CAPE CANAVERAL, Fla. Space
shuttle Columbia, its flight only 6lA
hours old, was told Thursday its planned
five-day mission would be cut to slightly
more than two days because of a malfunc
tioning fuel cell.
After ordering the cell shut down, Mis
sion Control said "when a fuel cell is
taken permanently off the line, it brings
about a mission rule that calls for a mini
mal mission 54 hours."
Astronaut Joe Engle, the ship's com
mander, radioed Mission Control in
Houston and asked shuttle coordinator
Dan Brandenstein: "Dan, do you think,
we can recover that cell later."
"I don't believe we can,! Brandenstein
said.": ' - 'J -. .'. - ..'."""v " . ,
The problem was in one of the three
cells that provide the spaceship with elec
trical power. The cell showed too much
alkalinity and was shut down.
Dan Long, a spokesman for United
Technologies which builds the power pro
ducing cells, said the ship could operate
its full 83-orbit mission with only two
cells. But mission rules said otherwise.
Engle and Richard Truly had a perfect
liftoff earlier in the day, but they soon
were faced with seemingly minor pro
blems, until Fuel Cell No. 1 showed too
When the astronauts got the word,
their voices betrayed no emotion. They
were told the procedures for deactivating
the fuel cell would be radioed to them.
Their journey is officially designated
by the National Aeronautics and Space
Administration as STS-2 (for Space
Transportation System, mission two). It
was to end next Tuesday afternoon with a
- , - t
Sprung a leak?
Late Thursday evening amidst the Murphy, Saunders, and Manning
courtyard, there arose from the ground the fountain of youth? Unfor
tunately not only a burst pipe. , ,
wheels-down landing on Rogers Dry Lake
at Edwards Air Force Base in California.
That will now take place late Saturday
Following its brilliant launch, the shut
tle settled easily into orbit 137 miles high,
and as Truly tinkered with problems, he
dropped his business-like manner and
told Mission Control: "You won't
believe this, but this is fun."
The fun didn't last for long, although
there was nothing life-threatening about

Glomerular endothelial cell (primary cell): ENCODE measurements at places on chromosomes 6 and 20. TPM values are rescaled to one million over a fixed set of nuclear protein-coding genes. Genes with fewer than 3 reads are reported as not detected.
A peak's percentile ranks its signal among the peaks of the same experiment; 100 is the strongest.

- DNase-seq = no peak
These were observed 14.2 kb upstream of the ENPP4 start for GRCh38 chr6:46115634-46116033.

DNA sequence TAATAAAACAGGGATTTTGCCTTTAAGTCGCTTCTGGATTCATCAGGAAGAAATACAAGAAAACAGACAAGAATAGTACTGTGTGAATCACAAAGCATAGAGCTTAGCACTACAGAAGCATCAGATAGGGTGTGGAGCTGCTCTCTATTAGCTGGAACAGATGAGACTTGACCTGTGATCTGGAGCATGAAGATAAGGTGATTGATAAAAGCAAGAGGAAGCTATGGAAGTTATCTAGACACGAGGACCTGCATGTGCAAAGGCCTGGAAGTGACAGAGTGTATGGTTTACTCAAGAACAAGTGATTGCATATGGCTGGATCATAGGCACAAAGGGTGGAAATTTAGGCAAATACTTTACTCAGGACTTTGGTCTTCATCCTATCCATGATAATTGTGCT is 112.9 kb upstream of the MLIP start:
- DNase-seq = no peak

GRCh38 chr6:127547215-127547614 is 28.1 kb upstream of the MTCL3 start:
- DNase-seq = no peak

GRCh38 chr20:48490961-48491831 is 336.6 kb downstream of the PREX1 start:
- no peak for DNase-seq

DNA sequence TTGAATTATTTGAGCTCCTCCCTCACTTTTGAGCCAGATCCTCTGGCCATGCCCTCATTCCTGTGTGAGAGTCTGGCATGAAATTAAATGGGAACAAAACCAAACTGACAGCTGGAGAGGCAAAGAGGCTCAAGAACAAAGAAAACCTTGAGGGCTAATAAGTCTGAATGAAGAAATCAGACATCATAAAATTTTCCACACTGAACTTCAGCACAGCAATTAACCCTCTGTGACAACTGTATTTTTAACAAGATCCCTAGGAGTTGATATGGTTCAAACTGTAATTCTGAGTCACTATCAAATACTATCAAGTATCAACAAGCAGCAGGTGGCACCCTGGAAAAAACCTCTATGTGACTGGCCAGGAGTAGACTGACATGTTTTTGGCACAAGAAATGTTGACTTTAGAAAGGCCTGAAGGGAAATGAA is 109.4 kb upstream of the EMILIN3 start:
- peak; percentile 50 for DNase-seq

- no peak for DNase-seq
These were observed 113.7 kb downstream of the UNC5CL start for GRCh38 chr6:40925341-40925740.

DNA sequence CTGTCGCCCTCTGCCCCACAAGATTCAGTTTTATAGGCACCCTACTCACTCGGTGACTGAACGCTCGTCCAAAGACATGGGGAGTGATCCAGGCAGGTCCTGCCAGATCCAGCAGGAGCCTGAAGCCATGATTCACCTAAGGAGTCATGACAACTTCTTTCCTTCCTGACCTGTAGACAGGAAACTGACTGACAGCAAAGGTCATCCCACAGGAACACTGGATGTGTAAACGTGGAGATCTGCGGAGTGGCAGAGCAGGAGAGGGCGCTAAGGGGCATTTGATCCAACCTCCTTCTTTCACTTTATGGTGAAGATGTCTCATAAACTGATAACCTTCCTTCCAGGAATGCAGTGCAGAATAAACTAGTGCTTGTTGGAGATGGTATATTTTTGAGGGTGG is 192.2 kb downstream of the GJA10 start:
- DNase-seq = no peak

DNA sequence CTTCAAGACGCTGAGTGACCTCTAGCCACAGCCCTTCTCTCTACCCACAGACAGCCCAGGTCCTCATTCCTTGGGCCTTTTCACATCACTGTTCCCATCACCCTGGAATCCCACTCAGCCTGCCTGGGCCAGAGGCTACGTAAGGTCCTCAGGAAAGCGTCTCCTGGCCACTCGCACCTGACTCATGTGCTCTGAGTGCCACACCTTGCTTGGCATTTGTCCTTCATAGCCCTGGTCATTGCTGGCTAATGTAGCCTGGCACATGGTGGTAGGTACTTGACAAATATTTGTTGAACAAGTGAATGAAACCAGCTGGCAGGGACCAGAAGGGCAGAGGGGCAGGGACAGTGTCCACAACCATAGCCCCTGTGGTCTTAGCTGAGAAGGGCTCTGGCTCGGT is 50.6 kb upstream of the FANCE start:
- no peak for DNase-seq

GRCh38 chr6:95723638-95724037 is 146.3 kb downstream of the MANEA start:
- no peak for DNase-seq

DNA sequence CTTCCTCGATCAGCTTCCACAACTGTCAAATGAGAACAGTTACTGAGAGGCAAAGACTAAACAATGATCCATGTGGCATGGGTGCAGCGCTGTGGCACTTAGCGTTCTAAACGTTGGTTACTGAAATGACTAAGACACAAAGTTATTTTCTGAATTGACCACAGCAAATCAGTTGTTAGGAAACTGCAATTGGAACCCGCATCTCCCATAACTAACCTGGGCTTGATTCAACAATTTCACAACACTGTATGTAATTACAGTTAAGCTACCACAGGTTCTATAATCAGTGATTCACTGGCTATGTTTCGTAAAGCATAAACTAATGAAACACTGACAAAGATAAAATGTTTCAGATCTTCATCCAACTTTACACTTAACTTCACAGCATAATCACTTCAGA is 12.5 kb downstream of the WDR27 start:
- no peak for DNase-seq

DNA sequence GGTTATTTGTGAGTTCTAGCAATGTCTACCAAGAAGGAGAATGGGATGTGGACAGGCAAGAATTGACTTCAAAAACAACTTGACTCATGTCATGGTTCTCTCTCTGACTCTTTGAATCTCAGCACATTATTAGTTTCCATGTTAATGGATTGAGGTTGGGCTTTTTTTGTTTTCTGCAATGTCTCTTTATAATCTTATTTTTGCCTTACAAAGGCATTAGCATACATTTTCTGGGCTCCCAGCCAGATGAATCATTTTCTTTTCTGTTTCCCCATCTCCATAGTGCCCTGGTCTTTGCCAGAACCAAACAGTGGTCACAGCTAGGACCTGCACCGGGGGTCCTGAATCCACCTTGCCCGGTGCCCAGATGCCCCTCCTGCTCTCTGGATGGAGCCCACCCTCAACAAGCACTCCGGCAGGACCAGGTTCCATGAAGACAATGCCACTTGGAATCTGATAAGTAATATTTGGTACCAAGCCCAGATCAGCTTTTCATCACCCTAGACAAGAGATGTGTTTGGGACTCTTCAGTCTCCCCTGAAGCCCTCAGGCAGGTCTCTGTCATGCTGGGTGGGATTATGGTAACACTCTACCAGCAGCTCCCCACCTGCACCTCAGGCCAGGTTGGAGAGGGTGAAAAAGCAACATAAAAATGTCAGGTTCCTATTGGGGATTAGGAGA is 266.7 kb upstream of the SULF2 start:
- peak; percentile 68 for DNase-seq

It had to be a disappointment for the
astronauts, a pair of military test pilots
who had awaited space flight a combined
31 years as NASA astronauts.
As their ship accelerated to its
17,400-mph speed Engle aUo.wedyciy
smooth.' ' The early hours of flight were ,
less than smooth, however, as the crew
worked with Mission Control to solve a
number of technical problems.
Eight days' wait for launch ended at
10:10 a.m. EST when the shuttle's three
main engines and two solid rocket
boosters fired with 6.4 million pounds of
thrust. The 49-year-old Engle's heartrate
averaged 1 10; Truly's a leisurely 86-94.
Launch control's clock stood at
10:09:59.887 when the 184-foot shuttle
lifted off on its 83-orbil, five-day tour.
The crowd at the launch site, sparse by
past standards, looked in awe as the trail
ing column of white smoke snaked
through one lone cloud and then far into
Truly turned 44 Thursday and the
launch crew had put a hugh "happy bir
thday" sign over the shuttle's entry door.
His traditional steak breakfast was graced
with an untraditional birthday cake, de
corated with the red-white-and blue eagle
design of the STS-2 shuttle patch.
By GELAREH ASAYESH
DTH Staff Writer
The emerging outcomes of President Ronald Reagan's
regulatory reform program recently have convinced some
consumer advocates that the administration is easing re
strictions on business without paying enough attention
to other concerns.
"What they (the administration) have said, obviously,
is that they want to get us to back industry," said an em
ployee of the Environmental Protection Agency recently,
; We're taking a much closer look (at regulations) on
the grounds that regulation has become a significant
burden hindering growth and causing higher inflation.
who wished to remain anonymous. "I think that's pretty
common knowledge around here."
The Presidential Task Force on Regulatory Reform,
headed by Vice President George Bush and coordinated
through the Office "of Management and Budget, is cur
rently reviewing about 100 regulations affecting the en
vironment, food and drug regulation, employment guide
lines, occupational safety and other areas, including ma
jor regulations in the automobile industry.
The review intends to evaluate regulations on a basis
of their cost-effectiveness and, whenever possible, will
take the least costly alternative, said Robert T. Miki, the
Department of Commerce representative on the 'task
force. ' . '
"(Our purpose) is to reduce unnecessary burdens on
both the private sector and state and local sector," said
Ed Dale, assistant director for public affairs in the
OMB. "It's not to abandon the goals of environment,
health and safety. "(We're taking) a much closer look (at